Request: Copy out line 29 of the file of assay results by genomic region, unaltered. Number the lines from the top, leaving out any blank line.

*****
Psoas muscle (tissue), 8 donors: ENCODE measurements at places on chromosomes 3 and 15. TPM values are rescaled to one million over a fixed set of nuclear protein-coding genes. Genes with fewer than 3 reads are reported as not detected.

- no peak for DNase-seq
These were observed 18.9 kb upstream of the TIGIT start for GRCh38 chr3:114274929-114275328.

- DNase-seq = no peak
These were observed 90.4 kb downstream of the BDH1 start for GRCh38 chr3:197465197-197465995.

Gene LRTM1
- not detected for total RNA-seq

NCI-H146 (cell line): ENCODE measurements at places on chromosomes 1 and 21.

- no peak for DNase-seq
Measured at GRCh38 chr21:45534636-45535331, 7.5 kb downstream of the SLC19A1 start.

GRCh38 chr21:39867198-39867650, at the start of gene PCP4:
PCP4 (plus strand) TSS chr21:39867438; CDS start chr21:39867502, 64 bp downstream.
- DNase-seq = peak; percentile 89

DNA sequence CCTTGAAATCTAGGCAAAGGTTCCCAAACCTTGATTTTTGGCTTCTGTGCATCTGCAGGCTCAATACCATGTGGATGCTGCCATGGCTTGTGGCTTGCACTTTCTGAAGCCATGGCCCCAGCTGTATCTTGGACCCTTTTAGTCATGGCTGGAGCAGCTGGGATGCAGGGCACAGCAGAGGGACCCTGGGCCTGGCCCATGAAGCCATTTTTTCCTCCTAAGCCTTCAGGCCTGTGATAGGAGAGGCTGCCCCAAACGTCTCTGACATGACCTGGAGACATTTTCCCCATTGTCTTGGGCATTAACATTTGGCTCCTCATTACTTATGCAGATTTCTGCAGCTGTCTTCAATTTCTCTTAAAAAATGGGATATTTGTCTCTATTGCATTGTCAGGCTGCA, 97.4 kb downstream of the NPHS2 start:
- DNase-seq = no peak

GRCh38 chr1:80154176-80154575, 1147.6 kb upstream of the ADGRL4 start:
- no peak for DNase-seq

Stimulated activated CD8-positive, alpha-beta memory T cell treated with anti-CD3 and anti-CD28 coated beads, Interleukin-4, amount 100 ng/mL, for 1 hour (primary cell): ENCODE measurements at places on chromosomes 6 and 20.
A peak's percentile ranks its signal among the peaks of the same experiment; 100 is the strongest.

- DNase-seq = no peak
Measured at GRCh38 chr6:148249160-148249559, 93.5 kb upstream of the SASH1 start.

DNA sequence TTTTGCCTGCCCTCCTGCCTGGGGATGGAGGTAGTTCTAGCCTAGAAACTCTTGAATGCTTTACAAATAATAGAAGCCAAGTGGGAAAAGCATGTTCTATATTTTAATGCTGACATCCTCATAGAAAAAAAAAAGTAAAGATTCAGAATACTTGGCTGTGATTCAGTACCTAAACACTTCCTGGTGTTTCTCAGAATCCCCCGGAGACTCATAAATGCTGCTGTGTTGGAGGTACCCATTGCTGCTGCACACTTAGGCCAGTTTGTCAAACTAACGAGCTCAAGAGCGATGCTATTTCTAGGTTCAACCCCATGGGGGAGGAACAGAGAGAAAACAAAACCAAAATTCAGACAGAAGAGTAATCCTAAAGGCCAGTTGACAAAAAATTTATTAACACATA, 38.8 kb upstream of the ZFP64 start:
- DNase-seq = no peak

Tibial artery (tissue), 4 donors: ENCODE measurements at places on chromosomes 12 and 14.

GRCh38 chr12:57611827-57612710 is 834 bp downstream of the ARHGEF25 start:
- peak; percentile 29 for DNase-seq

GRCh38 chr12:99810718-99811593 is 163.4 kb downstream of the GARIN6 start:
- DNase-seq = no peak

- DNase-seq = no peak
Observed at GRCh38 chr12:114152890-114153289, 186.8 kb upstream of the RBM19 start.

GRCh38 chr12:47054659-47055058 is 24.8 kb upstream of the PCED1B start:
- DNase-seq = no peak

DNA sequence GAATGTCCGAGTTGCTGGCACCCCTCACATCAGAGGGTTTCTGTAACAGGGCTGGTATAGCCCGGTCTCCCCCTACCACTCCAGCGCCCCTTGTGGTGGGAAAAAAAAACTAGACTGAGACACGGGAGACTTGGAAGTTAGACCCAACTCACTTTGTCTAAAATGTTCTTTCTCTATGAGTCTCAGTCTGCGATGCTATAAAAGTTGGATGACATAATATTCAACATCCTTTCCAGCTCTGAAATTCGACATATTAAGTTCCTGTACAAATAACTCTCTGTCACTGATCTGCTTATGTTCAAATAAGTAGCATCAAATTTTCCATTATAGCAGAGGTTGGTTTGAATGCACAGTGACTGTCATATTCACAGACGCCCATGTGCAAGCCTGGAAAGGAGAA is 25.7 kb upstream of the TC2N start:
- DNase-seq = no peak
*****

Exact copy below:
- DNase-seq = no peak